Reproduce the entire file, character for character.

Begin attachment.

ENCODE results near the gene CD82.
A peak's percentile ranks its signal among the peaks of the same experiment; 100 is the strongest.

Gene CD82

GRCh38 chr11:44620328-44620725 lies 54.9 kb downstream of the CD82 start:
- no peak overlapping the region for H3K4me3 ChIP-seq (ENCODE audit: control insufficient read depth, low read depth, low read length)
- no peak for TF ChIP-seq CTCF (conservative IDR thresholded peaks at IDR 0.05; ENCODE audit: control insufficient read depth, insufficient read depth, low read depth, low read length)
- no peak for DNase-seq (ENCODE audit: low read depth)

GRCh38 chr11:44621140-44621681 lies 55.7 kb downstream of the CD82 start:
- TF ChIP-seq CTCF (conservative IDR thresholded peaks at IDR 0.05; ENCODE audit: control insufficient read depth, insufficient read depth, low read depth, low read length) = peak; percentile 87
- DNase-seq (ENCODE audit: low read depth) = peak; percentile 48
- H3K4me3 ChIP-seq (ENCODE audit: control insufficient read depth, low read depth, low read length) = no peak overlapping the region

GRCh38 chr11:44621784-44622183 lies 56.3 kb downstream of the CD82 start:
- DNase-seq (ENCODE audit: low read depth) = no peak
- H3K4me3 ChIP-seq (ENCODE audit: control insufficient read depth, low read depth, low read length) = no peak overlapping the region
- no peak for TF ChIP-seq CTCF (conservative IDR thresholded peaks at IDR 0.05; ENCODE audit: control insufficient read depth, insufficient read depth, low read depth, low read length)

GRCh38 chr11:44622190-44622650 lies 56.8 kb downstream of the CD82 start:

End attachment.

ENCODE results near the gene CD82.
A peak's percentile ranks its signal among the peaks of the same experiment; 100 is the strongest.

Gene CD82

GRCh38 chr11:44620328-44620725 lies 54.9 kb downstream of the CD82 start:
- no peak overlapping the region for H3K4me3 ChIP-seq (ENCODE audit: control insufficient read depth, low read depth, low read length)
- no peak for TF ChIP-seq CTCF (conservative IDR thresholded peaks at IDR 0.05; ENCODE audit: control insufficient read depth, insufficient read depth, low read depth, low read length)
- no peak for DNase-seq (ENCODE audit: low read depth)

GRCh38 chr11:44621140-44621681 lies 55.7 kb downstream of the CD82 start:
- TF ChIP-seq CTCF (conservative IDR thresholded peaks at IDR 0.05; ENCODE audit: control insufficient read depth, insufficient read depth, low read depth, low read length) = peak; percentile 87
- DNase-seq (ENCODE audit: low read depth) = peak; percentile 48
- H3K4me3 ChIP-seq (ENCODE audit: control insufficient read depth, low read depth, low read length) = no peak overlapping the region

GRCh38 chr11:44621784-44622183 lies 56.3 kb downstream of the CD82 start:
- DNase-seq (ENCODE audit: low read depth) = no peak
- H3K4me3 ChIP-seq (ENCODE audit: control insufficient read depth, low read depth, low read length) = no peak overlapping the region
- no peak for TF ChIP-seq CTCF (conservative IDR thresholded peaks at IDR 0.05; ENCODE audit: control insufficient read depth, insufficient read depth, low read depth, low read length)

GRCh38 chr11:44622190-44622650 lies 56.8 kb downstream of the CD82 start: